When Frances Markowitz, 83, formerly of Merrick, sent roughly $20,000 in cash to a Delaware address, she was under the impression that she was freeing her grandson Aaron from a jail in the Dominican Republic.
Two days later, on June 3, she discovered that Aaron had never been in jail and she had been scammed into giving away her life savings, according to a police report from Port St. Lucie, Florida, where Markowitz currently lives.
Markowitz had received a call from a man who pretended to be Aaron. The man said that he was attending a wedding in the Dominican Republic when he was pulled over for passing through a red light and found with a large quantity of drugs.
The phone was then handed to an individual who claimed to be Sergeant Perry Thomas of the U.S. Embassy. He said that Markowitz must send $870 to the Dominican Republic for a lawyer, which she did. Following that, he told her to send $9,000 to an address in Bear, Delaware, and on the following day she was told to send another $8,400 to the same address. She followed through each time.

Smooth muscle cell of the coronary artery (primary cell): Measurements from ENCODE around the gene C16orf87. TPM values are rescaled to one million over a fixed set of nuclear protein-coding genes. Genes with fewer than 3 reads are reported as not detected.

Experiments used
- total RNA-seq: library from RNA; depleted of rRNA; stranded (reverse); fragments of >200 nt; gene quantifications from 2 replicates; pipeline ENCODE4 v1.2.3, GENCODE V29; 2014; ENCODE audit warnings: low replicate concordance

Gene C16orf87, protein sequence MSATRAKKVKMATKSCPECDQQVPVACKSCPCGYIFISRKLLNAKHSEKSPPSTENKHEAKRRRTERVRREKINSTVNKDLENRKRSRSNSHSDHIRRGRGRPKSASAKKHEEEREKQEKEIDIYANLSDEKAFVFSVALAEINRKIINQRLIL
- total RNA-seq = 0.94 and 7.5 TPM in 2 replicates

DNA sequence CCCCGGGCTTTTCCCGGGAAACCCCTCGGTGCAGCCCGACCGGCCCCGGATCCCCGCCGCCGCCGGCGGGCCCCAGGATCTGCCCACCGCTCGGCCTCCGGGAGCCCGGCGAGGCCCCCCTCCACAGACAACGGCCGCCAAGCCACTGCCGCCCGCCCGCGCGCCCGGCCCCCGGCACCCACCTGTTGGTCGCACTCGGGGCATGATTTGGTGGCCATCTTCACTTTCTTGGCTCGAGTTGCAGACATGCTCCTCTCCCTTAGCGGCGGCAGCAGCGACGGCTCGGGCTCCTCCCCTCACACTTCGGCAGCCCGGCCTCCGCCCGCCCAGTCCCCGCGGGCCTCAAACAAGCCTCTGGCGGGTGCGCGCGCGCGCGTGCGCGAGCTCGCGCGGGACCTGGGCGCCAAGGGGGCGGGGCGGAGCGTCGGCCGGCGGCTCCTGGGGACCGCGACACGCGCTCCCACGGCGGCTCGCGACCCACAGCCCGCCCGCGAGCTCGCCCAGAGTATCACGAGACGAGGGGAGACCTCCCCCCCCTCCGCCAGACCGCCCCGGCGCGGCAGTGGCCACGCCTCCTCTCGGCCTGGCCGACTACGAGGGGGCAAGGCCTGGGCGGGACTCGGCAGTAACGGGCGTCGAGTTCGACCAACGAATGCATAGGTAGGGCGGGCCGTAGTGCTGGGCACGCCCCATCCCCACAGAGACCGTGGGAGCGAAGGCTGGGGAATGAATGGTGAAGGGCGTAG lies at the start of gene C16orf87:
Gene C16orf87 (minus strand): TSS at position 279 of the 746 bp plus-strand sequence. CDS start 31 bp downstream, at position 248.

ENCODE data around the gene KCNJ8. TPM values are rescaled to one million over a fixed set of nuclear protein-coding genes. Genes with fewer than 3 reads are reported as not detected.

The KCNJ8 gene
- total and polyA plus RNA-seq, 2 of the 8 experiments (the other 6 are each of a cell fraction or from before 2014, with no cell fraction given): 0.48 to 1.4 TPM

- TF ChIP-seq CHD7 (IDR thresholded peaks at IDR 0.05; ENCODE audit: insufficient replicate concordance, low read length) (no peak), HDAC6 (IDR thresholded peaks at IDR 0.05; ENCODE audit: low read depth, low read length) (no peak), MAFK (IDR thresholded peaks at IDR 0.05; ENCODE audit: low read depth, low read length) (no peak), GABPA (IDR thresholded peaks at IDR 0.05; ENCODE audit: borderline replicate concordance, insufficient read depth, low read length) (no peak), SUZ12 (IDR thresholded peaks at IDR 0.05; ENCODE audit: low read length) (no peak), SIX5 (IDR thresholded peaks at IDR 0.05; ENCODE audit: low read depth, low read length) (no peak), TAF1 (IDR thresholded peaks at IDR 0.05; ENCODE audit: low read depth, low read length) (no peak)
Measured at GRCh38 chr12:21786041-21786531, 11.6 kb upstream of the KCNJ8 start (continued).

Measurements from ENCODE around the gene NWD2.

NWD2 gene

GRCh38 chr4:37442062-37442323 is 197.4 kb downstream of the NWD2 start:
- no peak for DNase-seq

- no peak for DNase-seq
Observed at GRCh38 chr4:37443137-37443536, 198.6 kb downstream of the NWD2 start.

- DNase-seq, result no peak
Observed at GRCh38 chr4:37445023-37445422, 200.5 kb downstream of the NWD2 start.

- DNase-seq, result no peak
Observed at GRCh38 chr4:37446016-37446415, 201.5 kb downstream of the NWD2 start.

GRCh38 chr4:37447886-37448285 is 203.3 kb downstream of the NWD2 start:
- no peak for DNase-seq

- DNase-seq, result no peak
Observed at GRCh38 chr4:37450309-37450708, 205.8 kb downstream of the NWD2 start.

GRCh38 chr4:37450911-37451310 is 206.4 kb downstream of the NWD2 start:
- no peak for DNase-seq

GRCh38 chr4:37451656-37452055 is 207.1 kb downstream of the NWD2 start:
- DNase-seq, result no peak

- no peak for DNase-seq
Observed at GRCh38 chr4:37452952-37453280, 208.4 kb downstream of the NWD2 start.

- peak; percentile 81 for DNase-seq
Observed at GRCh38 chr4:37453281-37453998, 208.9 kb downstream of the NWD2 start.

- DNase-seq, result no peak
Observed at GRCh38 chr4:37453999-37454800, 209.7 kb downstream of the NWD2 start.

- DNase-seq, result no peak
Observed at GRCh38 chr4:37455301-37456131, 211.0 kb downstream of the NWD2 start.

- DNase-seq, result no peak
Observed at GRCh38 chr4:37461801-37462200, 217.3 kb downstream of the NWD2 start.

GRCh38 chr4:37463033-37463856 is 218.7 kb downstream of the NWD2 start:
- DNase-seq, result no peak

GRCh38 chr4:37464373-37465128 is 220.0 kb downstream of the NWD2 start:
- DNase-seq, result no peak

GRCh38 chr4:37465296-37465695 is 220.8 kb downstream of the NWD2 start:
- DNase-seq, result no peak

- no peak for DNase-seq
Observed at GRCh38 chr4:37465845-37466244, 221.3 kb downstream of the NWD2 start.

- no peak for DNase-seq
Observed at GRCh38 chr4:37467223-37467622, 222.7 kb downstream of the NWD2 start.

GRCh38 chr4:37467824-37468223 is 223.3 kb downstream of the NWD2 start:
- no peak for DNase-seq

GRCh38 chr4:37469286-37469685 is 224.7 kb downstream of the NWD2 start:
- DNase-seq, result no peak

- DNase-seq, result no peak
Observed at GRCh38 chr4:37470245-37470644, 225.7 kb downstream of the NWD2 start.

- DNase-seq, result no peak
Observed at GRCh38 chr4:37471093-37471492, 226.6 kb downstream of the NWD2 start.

According to Markowitz’s daughter, Debra, the man claiming to be Aaron said that his nose was broken and spoke in a frantic cry to disguise his voice. Markowitz didn’t call Aaron until two days later to find out that she was being scammed. “Once your heart’s on the line, you’re not thinking straight anymore,” Debra said.
Markowitz and her husband Mark called Aaron on June 3, when he would be supposedly returning from the Dominican Republic. Aaron told her that he was never there and urged her to call the police. They contacted UPS to stop the deliveries, but they were told that the money had already been sent.
In a press release, Port St. Lucie police apparently referenced the incident, and warned citizens not to be a victim of fraud. “Persons who receive phone calls requesting money should call police and never send money to unknown persons,” the release reads.
“They’re shaken,” Debra said of her parents. “And they feel embarrassed. My mother only went public because she didn’t want this to happen to anyone else … My parents are smart people, but when you think someone you love is suffering, you don’t even think. You just go for it.”
When Debbie Haas and Catharine Malchak, two of Markowitz’s friends, heard about what happened they started a Gofundme page to replace the money that was lost. In 13 days it has reached $3,451 of its $20K goal with 39 people donating. Those who are interested in donating can do so here.